Scotland and Japan share a relationship that is both long-standing and full of impressive, and sometimes surprising, facts. Links between the two countries stretch back as far as the mid-19th Century and cover a vast range of areas from engineering, to cartography, to the introduction of the first steam locomotive.

Scotland has also embraced Japanese entrepreneurs. Many have made the long journey to Scotland in search of new ideas, looking to learn from us, and impart some of their own wisdom at the same time. One great example of this can be found in the Japanese whisky trade, an industry enjoying unprecedented levels of recognition. In fact, since Nikka Whisky's 20-year old Yoichi Single Malt won 'World's Best Single Malt Whisky, at the World Whisky Awards in 2008, the appreciation of Japanese whisky on an international scale has continued to grow.

Rather impressively, the whisky of Japan has won at least one award at the World Whisky Awards in every year since the awards began in 2007, and has been a multiple winner on six different occasions.

The Father of Japanese Whisky

It's appropriate that Japan's first internationally award-winning single malt whisky came from the Nikka distillery. The history of the distillery has deep roots in Scotland's whisky heritage. Its founder, Masataka Taketsuru, travelled to Scotland in 1918 to learn the process of distilling malt whisky. Taketsuru studied Organic Chemistry at The University of Glasgow before undertaking apprenticeships at whisky distilleries around Scotland.

Taketsuru became the first Japanese person to study the art of whisky making, and learned first-hand from whisky makers. He also received training as a whisky blender and later became credited as a Master Blender.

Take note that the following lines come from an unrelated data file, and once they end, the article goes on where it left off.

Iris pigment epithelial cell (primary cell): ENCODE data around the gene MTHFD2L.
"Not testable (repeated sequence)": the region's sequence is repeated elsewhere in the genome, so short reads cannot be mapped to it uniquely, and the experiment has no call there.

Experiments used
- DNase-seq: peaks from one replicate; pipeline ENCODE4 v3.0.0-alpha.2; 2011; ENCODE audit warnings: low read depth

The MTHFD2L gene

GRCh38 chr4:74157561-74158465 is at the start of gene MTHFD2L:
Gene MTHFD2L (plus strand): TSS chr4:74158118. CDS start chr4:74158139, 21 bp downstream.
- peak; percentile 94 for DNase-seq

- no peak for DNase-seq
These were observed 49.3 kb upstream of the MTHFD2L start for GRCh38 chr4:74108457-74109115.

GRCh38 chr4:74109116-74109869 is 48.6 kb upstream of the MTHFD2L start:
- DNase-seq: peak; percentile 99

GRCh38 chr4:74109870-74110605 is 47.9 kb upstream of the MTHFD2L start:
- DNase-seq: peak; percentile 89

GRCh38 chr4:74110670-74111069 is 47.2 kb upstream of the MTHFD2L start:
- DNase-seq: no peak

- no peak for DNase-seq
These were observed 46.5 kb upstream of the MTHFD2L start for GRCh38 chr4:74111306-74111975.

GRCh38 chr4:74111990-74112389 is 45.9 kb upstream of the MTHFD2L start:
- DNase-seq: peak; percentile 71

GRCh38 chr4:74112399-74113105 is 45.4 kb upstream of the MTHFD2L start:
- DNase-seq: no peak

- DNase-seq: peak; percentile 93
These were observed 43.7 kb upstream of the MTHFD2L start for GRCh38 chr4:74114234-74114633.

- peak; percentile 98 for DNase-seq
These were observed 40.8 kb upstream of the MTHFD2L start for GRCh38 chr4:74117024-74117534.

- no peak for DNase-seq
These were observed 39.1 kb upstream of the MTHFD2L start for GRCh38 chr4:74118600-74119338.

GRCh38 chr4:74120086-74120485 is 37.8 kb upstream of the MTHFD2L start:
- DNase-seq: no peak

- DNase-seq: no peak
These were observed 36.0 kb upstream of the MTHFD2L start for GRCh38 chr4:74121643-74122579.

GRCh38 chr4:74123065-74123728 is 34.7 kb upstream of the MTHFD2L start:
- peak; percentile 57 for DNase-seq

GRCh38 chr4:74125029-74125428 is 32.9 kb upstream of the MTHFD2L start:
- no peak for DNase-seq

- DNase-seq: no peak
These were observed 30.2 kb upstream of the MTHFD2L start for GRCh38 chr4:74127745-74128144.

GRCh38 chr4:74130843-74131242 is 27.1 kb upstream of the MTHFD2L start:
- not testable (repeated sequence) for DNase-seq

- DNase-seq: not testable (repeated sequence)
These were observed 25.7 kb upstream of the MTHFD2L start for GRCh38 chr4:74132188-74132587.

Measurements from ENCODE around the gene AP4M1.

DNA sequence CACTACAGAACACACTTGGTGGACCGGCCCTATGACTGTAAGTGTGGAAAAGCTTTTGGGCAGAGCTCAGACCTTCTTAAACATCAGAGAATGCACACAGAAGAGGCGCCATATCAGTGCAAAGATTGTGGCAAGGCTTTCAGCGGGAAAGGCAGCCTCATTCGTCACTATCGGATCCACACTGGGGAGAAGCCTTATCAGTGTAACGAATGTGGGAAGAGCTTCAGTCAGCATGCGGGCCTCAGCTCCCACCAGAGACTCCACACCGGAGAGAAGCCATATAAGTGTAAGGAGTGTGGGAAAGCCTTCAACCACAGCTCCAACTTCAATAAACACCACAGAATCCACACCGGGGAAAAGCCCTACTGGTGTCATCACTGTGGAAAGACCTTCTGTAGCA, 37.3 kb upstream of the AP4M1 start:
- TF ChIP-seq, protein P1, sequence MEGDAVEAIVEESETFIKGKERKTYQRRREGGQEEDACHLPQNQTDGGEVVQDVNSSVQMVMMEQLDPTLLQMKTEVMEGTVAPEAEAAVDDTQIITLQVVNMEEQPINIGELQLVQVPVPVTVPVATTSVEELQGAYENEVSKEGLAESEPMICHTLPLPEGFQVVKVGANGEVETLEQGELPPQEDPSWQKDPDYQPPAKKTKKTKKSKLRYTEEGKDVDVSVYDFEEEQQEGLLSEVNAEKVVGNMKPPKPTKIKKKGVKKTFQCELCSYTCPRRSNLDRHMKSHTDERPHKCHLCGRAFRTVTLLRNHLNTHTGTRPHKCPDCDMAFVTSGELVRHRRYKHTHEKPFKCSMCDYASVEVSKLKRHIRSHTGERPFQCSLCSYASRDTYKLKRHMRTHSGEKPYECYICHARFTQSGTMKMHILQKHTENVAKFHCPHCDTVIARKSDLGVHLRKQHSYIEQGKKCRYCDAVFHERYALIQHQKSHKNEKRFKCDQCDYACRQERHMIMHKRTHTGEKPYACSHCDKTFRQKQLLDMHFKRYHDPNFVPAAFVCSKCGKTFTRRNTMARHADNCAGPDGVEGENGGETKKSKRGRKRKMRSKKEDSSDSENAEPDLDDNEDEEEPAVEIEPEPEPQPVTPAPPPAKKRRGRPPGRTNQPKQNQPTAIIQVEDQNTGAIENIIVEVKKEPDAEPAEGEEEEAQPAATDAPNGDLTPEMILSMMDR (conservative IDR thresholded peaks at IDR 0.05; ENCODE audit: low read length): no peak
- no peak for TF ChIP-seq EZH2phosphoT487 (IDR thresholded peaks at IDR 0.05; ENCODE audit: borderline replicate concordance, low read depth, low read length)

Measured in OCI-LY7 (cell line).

Though he came searching for the secrets of whisky, Taketsuru also found love during his time in Scotland. In January of 1920 he married Jessie 'Rita' Roberta Cowan from Kirkintilloch, just outside Glasgow. He returned to Japan in late 1920 with his new wife and armed with the knowledge gained during his time in Scotland.

Back in Japan he was employed as a 'distillery executive' at drinks company Kotobukiya (later known as Suntory) and from this position played a key part in establishing the Yamazaki distillery in 1924. The Yamazaki distillery (also a winner of World's Best Single Malt Whisky, in 2011) was the country's first whisky distillery and Taketsuru's role in its creation rightly earned him the title of 'The father of Japanese whisky'.

Taketsuru's vision of whisky was moulded by his experiences in Scotland, believing that the right setting was essential to whisky distillation. As time went on, he began to understand that in order to produce whisky more in line with the Scottish traditions, he would have to strike out on his own.

This he did in 1934, founding the Nikka distillery and setting up shop in Yoichi, Hokkaido. The town was rather inconveniently located, but Taketsuru firmly believed that it was the ideal site for making whisky. It may have helped that Yoichi was similar in many ways of Glasgow, the town in Scotland where he had studied.

Whisky and Popular Culture

Taketsuru's life and his influence on the Japanese whisky industry was serialised on Japanese daytime television through the drama series Massan. Broadcast daily on the NHK network, Massan aired between September 2014 and March 2015. Though it was a fictionalised account of his life, the show depicted the events surrounding Taketsuru's immediate return from Scotland across a period of 50 years.

There are many historic connections between Scotland and Japan. It is a relationship that is incredibly strong, and shows no signs of letting up. Our ties with regards to industry and education continue to grow across a range of areas from biotechnology to renewable energies. As we look towards the future we will continue to watch this relationship flourish.

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